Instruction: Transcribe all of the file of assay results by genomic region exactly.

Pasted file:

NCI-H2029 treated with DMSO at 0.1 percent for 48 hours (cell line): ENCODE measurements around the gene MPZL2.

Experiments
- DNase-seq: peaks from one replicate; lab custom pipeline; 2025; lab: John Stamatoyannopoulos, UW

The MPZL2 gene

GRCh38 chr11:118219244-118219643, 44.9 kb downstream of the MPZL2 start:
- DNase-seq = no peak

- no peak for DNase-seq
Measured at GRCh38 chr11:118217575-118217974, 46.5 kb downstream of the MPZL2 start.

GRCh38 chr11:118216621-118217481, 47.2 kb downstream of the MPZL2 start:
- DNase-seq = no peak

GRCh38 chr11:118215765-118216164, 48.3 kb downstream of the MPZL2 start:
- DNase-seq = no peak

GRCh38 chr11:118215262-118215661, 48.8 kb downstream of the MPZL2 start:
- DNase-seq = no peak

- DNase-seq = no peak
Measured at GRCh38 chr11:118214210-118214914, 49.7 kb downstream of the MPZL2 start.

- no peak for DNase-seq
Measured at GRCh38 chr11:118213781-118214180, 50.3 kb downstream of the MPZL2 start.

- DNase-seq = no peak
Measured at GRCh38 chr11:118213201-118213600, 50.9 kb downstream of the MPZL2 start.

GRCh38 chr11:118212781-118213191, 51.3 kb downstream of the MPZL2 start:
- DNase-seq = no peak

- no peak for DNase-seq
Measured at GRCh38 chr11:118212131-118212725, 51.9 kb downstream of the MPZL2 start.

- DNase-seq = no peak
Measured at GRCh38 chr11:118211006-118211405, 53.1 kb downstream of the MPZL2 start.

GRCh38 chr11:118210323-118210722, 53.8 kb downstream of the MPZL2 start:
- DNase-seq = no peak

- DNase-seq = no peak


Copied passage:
NCI-H2029 treated with DMSO at 0.1 percent for 48 hours (cell line): ENCODE measurements around the gene MPZL2.

Experiments
- DNase-seq: peaks from one replicate; lab custom pipeline; 2025; lab: John Stamatoyannopoulos, UW

The MPZL2 gene

GRCh38 chr11:118219244-118219643, 44.9 kb downstream of the MPZL2 start:
- DNase-seq = no peak

- no peak for DNase-seq
Measured at GRCh38 chr11:118217575-118217974, 46.5 kb downstream of the MPZL2 start.

GRCh38 chr11:118216621-118217481, 47.2 kb downstream of the MPZL2 start:
- DNase-seq = no peak

GRCh38 chr11:118215765-118216164, 48.3 kb downstream of the MPZL2 start:
- DNase-seq = no peak

GRCh38 chr11:118215262-118215661, 48.8 kb downstream of the MPZL2 start:
- DNase-seq = no peak

- DNase-seq = no peak
Measured at GRCh38 chr11:118214210-118214914, 49.7 kb downstream of the MPZL2 start.

- no peak for DNase-seq
Measured at GRCh38 chr11:118213781-118214180, 50.3 kb downstream of the MPZL2 start.

- DNase-seq = no peak
Measured at GRCh38 chr11:118213201-118213600, 50.9 kb downstream of the MPZL2 start.

GRCh38 chr11:118212781-118213191, 51.3 kb downstream of the MPZL2 start:
- DNase-seq = no peak

- no peak for DNase-seq
Measured at GRCh38 chr11:118212131-118212725, 51.9 kb downstream of the MPZL2 start.

- DNase-seq = no peak
Measured at GRCh38 chr11:118211006-118211405, 53.1 kb downstream of the MPZL2 start.

GRCh38 chr11:118210323-118210722, 53.8 kb downstream of the MPZL2 start:
- DNase-seq = no peak

- DNase-seq = no peak